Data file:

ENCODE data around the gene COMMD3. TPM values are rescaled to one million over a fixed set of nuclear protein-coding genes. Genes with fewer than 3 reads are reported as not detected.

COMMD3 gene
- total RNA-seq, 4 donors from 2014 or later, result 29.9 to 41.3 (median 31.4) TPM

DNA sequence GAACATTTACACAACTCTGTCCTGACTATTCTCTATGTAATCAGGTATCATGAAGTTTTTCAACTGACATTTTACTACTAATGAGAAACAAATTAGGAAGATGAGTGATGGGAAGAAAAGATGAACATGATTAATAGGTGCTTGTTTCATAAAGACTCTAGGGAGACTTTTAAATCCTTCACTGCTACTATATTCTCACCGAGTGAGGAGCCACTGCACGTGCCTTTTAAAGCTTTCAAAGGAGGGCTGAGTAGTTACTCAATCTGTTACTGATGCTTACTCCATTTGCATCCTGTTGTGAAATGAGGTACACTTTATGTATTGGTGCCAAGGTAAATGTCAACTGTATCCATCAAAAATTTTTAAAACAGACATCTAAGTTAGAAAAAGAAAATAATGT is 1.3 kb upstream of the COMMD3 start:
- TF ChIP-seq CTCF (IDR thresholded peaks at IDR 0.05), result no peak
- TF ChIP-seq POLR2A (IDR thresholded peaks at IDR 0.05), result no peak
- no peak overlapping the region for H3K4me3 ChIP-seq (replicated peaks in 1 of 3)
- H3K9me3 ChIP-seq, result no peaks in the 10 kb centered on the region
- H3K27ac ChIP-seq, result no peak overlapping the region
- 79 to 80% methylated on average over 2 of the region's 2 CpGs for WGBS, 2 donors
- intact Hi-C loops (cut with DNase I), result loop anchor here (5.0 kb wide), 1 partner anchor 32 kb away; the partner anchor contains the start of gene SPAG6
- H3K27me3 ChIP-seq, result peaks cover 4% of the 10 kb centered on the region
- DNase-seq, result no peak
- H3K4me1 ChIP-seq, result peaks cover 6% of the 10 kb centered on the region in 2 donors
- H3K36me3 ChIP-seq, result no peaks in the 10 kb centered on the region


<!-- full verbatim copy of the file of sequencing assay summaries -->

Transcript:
ENCODE data around the gene COMMD3. TPM values are rescaled to one million over a fixed set of nuclear protein-coding genes. Genes with fewer than 3 reads are reported as not detected.

COMMD3 gene
- total RNA-seq, 4 donors from 2014 or later, result 29.9 to 41.3 (median 31.4) TPM

DNA sequence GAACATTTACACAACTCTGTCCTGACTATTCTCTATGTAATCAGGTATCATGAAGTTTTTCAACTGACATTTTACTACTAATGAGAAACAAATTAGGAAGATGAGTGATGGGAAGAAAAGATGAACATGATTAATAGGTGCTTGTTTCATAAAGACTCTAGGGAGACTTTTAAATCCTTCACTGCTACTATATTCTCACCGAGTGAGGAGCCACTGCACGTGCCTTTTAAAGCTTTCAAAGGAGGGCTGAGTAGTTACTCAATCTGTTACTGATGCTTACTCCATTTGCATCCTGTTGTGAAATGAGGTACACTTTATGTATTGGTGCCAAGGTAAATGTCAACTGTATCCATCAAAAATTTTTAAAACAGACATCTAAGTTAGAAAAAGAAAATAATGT is 1.3 kb upstream of the COMMD3 start:
- TF ChIP-seq CTCF (IDR thresholded peaks at IDR 0.05), result no peak
- TF ChIP-seq POLR2A (IDR thresholded peaks at IDR 0.05), result no peak
- no peak overlapping the region for H3K4me3 ChIP-seq (replicated peaks in 1 of 3)
- H3K9me3 ChIP-seq, result no peaks in the 10 kb centered on the region
- H3K27ac ChIP-seq, result no peak overlapping the region
- 79 to 80% methylated on average over 2 of the region's 2 CpGs for WGBS, 2 donors
- intact Hi-C loops (cut with DNase I), result loop anchor here (5.0 kb wide), 1 partner anchor 32 kb away; the partner anchor contains the start of gene SPAG6
- H3K27me3 ChIP-seq, result peaks cover 4% of the 10 kb centered on the region
- DNase-seq, result no peak
- H3K4me1 ChIP-seq, result peaks cover 6% of the 10 kb centered on the region in 2 donors
- H3K36me3 ChIP-seq, result no peaks in the 10 kb centered on the region